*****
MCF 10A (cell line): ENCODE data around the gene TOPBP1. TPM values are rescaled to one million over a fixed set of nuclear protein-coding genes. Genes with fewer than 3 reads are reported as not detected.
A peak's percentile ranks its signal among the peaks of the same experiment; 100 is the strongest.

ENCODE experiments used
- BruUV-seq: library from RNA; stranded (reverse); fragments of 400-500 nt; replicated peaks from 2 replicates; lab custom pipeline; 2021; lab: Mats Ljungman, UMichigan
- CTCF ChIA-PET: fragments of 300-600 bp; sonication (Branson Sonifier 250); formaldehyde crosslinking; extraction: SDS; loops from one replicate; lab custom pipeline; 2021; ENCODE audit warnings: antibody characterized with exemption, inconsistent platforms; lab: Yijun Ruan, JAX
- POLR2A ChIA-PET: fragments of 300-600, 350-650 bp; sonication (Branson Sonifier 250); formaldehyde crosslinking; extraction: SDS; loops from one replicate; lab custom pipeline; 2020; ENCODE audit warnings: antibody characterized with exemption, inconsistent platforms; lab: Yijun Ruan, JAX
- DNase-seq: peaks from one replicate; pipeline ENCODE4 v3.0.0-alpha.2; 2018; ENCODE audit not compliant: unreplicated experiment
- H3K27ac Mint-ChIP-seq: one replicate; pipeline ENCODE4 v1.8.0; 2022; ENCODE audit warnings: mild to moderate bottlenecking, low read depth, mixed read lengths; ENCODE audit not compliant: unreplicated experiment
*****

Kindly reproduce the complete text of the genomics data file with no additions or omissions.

MCF 10A (cell line): ENCODE data around the gene TOPBP1. TPM values are rescaled to one million over a fixed set of nuclear protein-coding genes. Genes with fewer than 3 reads are reported as not detected.
A peak's percentile ranks its signal among the peaks of the same experiment; 100 is the strongest.

ENCODE experiments used
- BruUV-seq: library from RNA; stranded (reverse); fragments of 400-500 nt; replicated peaks from 2 replicates; lab custom pipeline; 2021; lab: Mats Ljungman, UMichigan
- CTCF ChIA-PET: fragments of 300-600 bp; sonication (Branson Sonifier 250); formaldehyde crosslinking; extraction: SDS; loops from one replicate; lab custom pipeline; 2021; ENCODE audit warnings: antibody characterized with exemption, inconsistent platforms; lab: Yijun Ruan, JAX
- POLR2A ChIA-PET: fragments of 300-600, 350-650 bp; sonication (Branson Sonifier 250); formaldehyde crosslinking; extraction: SDS; loops from one replicate; lab custom pipeline; 2020; ENCODE audit warnings: antibody characterized with exemption, inconsistent platforms; lab: Yijun Ruan, JAX
- DNase-seq: peaks from one replicate; pipeline ENCODE4 v3.0.0-alpha.2; 2018; ENCODE audit not compliant: unreplicated experiment
- H3K27ac Mint-ChIP-seq: one replicate; pipeline ENCODE4 v1.8.0; 2022; ENCODE audit warnings: mild to moderate bottlenecking, low read depth, mixed read lengths; ENCODE audit not compliant: unreplicated experiment